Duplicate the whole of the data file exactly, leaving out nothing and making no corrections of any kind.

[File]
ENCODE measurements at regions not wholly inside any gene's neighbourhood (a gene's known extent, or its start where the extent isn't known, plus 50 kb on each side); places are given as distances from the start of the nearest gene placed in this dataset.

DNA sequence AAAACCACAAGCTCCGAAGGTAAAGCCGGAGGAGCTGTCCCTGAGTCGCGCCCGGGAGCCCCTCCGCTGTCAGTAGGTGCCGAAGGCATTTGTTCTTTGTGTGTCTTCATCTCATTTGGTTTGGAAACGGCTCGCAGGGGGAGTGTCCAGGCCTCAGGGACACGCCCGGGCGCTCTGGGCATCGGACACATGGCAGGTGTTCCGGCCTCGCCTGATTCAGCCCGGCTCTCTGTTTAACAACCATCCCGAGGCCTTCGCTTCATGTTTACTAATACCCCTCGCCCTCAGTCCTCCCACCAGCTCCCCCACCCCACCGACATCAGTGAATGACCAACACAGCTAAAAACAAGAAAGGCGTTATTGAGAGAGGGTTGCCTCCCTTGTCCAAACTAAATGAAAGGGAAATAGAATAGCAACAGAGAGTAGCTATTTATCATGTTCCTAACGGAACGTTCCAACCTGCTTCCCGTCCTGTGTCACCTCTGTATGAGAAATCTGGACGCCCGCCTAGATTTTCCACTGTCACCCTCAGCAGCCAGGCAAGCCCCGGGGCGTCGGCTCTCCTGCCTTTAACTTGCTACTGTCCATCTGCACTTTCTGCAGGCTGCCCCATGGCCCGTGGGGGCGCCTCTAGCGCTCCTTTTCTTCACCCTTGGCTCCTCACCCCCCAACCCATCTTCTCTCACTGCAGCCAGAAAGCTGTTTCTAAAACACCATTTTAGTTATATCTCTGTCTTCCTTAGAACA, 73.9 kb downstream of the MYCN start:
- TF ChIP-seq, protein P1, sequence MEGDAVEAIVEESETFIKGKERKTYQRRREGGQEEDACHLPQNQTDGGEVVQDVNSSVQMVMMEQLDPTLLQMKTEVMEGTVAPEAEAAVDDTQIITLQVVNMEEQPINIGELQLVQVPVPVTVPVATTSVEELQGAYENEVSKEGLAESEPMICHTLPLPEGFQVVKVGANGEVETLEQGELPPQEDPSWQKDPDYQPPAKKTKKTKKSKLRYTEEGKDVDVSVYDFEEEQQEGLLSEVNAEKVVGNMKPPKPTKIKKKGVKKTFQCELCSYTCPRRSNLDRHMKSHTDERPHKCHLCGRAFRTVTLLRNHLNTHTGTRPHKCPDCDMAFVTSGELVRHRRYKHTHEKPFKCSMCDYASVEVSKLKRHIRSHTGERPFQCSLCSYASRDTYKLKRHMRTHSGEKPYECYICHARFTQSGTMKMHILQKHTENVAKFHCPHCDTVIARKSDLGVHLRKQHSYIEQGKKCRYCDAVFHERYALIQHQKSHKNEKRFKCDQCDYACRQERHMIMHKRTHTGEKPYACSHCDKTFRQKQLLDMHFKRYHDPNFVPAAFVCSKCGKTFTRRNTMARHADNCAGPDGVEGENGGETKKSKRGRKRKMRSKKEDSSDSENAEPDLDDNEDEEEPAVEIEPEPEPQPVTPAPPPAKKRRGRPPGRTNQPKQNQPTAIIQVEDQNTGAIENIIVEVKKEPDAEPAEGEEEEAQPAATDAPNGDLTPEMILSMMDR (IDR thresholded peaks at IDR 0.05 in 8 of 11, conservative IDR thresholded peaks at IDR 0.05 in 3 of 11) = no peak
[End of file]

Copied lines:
ENCODE measurements at regions not wholly inside any gene's neighbourhood (a gene's known extent, or its start where the extent isn't known, plus 50 kb on each side); places are given as distances from the start of the nearest gene placed in this dataset.

DNA sequence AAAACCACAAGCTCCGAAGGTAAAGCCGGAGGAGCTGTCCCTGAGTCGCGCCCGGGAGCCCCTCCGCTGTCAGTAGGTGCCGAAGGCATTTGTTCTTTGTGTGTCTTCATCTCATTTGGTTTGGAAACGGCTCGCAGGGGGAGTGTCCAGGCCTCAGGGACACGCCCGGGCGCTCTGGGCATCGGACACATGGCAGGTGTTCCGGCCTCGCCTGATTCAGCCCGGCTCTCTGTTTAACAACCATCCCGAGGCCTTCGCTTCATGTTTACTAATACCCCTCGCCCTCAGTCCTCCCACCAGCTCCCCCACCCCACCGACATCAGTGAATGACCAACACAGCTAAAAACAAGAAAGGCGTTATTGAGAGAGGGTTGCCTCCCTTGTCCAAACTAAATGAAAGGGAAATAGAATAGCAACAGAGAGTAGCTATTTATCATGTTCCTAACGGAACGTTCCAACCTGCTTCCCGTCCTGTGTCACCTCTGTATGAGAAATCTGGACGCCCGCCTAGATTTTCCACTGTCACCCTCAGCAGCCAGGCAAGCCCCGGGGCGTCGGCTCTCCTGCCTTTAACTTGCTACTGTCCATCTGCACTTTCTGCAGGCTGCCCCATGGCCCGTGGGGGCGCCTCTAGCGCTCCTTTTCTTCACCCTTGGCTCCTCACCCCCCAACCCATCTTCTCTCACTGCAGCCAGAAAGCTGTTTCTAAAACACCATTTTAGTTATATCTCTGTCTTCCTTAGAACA, 73.9 kb downstream of the MYCN start:
- TF ChIP-seq, protein P1, sequence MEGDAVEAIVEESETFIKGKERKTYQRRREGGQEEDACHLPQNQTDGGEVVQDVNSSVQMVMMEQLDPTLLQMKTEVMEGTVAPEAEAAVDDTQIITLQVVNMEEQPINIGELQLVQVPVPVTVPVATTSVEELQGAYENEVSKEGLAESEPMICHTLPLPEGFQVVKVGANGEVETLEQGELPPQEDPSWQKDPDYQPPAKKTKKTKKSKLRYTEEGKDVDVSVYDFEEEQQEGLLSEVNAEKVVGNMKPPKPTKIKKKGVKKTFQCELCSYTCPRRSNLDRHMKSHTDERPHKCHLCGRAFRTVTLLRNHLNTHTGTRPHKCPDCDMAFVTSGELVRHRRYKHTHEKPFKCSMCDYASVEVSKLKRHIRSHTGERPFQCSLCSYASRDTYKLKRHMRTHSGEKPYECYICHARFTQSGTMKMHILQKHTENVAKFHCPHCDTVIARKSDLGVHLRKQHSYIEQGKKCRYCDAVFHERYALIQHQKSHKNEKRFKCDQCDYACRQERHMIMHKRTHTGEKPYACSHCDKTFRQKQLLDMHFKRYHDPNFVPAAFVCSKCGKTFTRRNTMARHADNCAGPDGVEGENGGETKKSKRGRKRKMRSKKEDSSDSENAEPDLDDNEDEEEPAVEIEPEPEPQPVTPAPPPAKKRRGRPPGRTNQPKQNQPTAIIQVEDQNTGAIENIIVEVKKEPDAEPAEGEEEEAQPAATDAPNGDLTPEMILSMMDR (IDR thresholded peaks at IDR 0.05 in 8 of 11, conservative IDR thresholded peaks at IDR 0.05 in 3 of 11) = no peak